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Failure to properly plug and abandon (P&A) oil and gas wells in the United States at the end of their useful life can impose environmental costs and saddle taxpayers with cleanup liabilities. In recent years, US policy makers have expressed increasing concern about P&A issues, especially when it comes to “orphan” wells—oil and natural gas wells, either onshore or in state waters, for which no viable private company with legal responsibility exists. Prior studies of orphan wells have primarily focused on onshore wells, likely because they vastly outnumber offshore wells. But offshore wells have particular features that warrant careful study on their own: they tend to produce more, involve additional environmental and engineering considerations, and cost more to P&A.
This report, part of an oil and gas research initiative at Columbia University’s Center on Global Energy Policy, examines offshore P&A liabilities to provide guidance to federal policy makers about the scope of a hypothetical government program to plug and abandon offshore wells. At least three objectives might shape the contours of such a policy: 1) reducing taxpayers’ future financial P&A liability for orphan wells, 2) reducing environmental risk, and 3) preserving or increasing employment alongside goals to reduce greenhouse gas emissions globally.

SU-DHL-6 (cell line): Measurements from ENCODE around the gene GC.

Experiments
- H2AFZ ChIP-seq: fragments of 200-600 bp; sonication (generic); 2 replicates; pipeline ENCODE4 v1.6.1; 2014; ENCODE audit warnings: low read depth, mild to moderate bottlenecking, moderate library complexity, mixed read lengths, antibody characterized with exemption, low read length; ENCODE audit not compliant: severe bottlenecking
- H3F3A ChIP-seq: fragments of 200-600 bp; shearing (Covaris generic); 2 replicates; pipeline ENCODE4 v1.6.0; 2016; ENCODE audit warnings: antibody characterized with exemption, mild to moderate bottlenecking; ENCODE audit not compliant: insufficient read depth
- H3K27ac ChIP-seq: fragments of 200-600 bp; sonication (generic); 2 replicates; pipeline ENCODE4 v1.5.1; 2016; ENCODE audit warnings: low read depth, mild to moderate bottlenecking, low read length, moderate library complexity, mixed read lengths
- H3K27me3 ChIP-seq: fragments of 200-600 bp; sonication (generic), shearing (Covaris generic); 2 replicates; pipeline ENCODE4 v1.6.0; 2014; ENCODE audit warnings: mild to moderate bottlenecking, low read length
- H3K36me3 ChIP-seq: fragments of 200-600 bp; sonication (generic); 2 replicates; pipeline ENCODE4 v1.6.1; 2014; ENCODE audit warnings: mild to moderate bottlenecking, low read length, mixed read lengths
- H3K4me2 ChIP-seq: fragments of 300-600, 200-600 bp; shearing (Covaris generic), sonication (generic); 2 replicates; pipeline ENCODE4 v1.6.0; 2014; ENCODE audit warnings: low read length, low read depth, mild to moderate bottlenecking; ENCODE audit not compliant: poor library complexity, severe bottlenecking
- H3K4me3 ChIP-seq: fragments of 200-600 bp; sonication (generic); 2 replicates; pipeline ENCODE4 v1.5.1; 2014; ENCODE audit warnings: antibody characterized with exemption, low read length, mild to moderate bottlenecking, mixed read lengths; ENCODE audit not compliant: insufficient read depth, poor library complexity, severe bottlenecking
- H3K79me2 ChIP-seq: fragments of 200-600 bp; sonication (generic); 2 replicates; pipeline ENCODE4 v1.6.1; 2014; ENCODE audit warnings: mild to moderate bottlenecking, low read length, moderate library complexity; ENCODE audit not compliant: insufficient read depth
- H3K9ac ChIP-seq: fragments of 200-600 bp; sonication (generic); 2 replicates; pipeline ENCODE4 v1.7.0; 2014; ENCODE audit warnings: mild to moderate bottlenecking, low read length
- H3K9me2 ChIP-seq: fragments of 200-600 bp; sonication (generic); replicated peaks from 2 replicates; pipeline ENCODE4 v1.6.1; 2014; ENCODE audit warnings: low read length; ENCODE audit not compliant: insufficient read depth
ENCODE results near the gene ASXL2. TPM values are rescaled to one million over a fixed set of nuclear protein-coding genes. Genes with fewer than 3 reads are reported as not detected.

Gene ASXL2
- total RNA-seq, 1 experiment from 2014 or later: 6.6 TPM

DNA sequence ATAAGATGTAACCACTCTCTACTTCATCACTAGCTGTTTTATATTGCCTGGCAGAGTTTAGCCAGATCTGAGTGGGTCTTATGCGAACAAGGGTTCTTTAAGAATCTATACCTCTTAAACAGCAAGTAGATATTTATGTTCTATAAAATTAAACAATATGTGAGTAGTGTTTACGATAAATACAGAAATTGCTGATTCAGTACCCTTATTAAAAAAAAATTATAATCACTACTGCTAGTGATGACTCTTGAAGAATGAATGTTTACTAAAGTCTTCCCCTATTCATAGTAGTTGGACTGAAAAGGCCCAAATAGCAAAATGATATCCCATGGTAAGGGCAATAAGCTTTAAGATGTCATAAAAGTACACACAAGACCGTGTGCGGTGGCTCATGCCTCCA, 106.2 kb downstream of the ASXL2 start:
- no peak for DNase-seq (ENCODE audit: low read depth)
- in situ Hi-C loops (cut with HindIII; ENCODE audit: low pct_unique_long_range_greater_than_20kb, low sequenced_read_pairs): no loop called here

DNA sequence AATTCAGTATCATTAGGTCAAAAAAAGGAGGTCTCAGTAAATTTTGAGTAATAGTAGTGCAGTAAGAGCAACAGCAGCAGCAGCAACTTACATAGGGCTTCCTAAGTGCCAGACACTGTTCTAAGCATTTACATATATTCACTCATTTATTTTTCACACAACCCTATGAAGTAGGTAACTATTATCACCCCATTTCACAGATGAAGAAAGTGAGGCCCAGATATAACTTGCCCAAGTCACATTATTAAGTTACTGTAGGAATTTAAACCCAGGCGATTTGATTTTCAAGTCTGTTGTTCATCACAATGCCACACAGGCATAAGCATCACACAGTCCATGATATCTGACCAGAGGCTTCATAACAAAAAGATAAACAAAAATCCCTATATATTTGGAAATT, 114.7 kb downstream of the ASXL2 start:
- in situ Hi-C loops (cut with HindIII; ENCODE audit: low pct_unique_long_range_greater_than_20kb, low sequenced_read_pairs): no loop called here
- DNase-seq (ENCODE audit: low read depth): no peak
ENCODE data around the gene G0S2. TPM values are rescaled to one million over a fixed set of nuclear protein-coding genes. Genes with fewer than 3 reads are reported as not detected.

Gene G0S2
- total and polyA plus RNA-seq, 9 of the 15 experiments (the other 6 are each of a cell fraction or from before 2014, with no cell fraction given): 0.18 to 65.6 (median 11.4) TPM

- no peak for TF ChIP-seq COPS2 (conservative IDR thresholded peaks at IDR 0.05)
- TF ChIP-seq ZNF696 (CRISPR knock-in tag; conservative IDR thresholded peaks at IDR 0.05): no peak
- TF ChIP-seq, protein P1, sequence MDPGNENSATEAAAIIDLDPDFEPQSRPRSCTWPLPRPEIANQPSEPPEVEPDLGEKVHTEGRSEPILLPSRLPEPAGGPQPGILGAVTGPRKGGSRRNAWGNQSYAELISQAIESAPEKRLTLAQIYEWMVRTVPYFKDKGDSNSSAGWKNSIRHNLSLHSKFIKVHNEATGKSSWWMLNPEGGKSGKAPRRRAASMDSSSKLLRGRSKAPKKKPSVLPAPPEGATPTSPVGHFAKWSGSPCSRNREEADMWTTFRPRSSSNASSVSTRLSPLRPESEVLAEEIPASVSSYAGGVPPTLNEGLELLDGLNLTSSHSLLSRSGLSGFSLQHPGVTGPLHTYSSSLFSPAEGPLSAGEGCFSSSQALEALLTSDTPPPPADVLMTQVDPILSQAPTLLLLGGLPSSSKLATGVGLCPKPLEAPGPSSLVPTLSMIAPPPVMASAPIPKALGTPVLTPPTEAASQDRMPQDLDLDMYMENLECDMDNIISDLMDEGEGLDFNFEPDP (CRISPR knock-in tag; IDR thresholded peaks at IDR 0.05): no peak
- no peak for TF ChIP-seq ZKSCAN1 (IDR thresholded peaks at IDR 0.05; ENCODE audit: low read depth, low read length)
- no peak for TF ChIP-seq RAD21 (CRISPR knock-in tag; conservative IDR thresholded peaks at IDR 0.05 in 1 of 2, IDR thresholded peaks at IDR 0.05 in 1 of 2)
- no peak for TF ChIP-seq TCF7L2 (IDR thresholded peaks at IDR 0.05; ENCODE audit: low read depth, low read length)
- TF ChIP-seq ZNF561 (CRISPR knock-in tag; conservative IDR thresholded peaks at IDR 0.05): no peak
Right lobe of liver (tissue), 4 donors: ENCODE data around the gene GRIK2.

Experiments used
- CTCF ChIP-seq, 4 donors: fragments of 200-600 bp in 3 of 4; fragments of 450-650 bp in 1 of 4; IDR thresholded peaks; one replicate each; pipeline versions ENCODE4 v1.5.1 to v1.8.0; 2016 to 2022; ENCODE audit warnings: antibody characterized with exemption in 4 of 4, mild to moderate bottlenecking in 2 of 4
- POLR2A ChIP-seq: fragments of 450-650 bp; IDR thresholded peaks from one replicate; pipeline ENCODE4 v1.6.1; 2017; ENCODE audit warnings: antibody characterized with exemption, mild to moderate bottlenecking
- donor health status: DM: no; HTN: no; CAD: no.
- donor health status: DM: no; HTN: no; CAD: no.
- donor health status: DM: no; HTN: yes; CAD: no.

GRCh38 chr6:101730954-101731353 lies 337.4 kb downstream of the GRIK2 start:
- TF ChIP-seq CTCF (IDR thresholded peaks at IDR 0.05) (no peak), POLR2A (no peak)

As of the end of 2020, approximately 22,000 offshore oil and gas wells in the United States were not permanently P&Aed. The authors estimate that the cost to P&A all of these wells, including wells that are currently producing, is approximately $47 billion. It should be noted that significant uncertainty remains around aggregate costs, because estimates rely on having accurate information from state and federal well databases as to the number and location of offshore wells as well as average P&A costs per well.
Additional findings from the report include the following:
This report examines the prospects of supplying gas from the Eastern Mediterranean to Europe from a technical, geopolitical, and economic perspective.
On January 25, 2023, the Center on Global Energy Policy (CGEP), Columbia University SIPA, hosted...
Achieving the goal of net-zero greenhouse gas emissions by 2050 requires a substantial reduction in the share of high-emitting fossil fuels in primary energy consumption.
On October 11, 2022, Columbia University’s Center on Global Energy Policy convened a roundtable to discuss whether there is access to adequate financing for oil and gas assets to meet energy security and affordability needs during the transition to net-zero emissions.